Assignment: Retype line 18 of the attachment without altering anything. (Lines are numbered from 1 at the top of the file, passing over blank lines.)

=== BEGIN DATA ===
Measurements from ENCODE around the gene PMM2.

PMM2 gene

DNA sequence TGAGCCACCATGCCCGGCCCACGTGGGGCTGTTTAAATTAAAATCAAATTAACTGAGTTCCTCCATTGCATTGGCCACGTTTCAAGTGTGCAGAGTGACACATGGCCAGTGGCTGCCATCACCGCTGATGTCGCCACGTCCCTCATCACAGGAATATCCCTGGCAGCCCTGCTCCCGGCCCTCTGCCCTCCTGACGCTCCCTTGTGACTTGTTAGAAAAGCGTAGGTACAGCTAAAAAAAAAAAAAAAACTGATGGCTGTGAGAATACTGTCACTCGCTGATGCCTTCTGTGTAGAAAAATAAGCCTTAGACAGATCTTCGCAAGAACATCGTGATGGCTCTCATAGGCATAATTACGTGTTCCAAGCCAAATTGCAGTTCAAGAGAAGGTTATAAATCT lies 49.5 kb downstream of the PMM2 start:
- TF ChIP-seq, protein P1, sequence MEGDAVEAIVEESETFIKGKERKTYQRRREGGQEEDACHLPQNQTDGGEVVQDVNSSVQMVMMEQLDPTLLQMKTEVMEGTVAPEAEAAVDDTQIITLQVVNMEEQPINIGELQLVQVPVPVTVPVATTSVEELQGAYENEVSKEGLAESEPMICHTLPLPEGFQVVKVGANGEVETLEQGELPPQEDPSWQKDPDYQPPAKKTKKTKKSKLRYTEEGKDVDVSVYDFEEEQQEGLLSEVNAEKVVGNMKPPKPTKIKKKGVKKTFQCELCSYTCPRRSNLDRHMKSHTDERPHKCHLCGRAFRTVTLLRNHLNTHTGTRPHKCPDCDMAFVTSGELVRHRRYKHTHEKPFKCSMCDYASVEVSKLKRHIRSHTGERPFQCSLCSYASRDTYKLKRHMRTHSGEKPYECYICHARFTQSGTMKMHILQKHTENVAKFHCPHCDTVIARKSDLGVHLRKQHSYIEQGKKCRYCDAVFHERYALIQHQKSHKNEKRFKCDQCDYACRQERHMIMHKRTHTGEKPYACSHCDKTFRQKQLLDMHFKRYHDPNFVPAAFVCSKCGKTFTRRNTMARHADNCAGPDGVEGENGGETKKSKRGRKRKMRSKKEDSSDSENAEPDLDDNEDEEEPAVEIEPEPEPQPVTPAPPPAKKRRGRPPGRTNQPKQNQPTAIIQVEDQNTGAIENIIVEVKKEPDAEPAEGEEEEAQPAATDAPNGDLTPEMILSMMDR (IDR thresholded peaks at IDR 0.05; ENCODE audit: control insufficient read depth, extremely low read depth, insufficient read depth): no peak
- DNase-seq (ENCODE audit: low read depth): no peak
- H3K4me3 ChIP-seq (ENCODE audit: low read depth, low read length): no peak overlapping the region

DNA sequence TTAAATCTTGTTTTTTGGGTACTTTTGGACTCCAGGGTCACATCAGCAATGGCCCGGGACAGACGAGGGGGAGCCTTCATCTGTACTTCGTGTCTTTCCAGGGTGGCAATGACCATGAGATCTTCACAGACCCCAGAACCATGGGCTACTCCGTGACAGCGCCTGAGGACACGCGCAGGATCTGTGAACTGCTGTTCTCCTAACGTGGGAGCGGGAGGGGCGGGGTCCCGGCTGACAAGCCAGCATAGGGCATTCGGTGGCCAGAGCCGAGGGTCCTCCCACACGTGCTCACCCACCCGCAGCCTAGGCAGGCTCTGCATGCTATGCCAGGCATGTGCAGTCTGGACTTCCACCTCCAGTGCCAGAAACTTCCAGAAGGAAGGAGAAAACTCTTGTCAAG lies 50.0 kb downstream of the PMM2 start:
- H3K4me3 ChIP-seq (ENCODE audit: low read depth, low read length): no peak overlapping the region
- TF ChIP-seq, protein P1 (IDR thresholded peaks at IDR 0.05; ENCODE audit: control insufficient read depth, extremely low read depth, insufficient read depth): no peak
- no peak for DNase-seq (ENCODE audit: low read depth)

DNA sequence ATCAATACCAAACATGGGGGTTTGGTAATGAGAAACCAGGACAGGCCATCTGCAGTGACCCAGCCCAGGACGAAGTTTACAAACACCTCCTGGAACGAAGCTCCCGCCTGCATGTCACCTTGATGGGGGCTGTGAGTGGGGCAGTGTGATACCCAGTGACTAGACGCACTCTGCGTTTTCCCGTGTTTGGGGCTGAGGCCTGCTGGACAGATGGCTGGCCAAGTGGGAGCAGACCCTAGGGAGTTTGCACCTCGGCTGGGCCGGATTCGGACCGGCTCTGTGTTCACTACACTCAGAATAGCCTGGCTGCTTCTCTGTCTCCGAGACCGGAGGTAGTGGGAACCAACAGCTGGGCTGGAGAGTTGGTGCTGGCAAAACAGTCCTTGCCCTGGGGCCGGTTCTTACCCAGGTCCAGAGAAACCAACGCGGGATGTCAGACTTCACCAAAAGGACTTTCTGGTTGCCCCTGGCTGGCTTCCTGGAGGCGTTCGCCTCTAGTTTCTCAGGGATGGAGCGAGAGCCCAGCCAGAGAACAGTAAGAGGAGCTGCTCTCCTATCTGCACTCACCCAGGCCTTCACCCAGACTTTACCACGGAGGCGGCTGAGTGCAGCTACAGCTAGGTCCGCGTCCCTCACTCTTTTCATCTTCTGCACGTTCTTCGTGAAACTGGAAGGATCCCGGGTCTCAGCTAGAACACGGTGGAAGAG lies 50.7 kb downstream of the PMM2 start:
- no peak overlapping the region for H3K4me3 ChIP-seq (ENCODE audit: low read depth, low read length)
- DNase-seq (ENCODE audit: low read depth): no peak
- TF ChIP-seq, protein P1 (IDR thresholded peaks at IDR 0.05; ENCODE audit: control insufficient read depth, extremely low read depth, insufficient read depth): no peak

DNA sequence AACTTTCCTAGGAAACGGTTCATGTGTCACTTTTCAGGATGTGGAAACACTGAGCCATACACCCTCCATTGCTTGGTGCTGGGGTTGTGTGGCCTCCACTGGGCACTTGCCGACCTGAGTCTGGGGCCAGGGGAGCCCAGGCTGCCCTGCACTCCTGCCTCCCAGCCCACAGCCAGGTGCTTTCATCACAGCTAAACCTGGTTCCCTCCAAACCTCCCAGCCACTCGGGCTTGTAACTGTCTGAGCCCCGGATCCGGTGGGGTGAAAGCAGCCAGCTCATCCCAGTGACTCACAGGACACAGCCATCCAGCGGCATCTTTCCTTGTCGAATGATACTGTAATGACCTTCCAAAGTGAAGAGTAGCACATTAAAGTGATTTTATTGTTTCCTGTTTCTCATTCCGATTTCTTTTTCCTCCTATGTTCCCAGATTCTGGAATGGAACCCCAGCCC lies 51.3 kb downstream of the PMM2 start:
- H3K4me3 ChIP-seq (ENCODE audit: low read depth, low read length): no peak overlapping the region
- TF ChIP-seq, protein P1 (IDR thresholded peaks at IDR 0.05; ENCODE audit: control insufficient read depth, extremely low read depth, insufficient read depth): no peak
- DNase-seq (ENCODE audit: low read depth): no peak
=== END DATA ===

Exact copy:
- DNase-seq (ENCODE audit: low read depth): no peak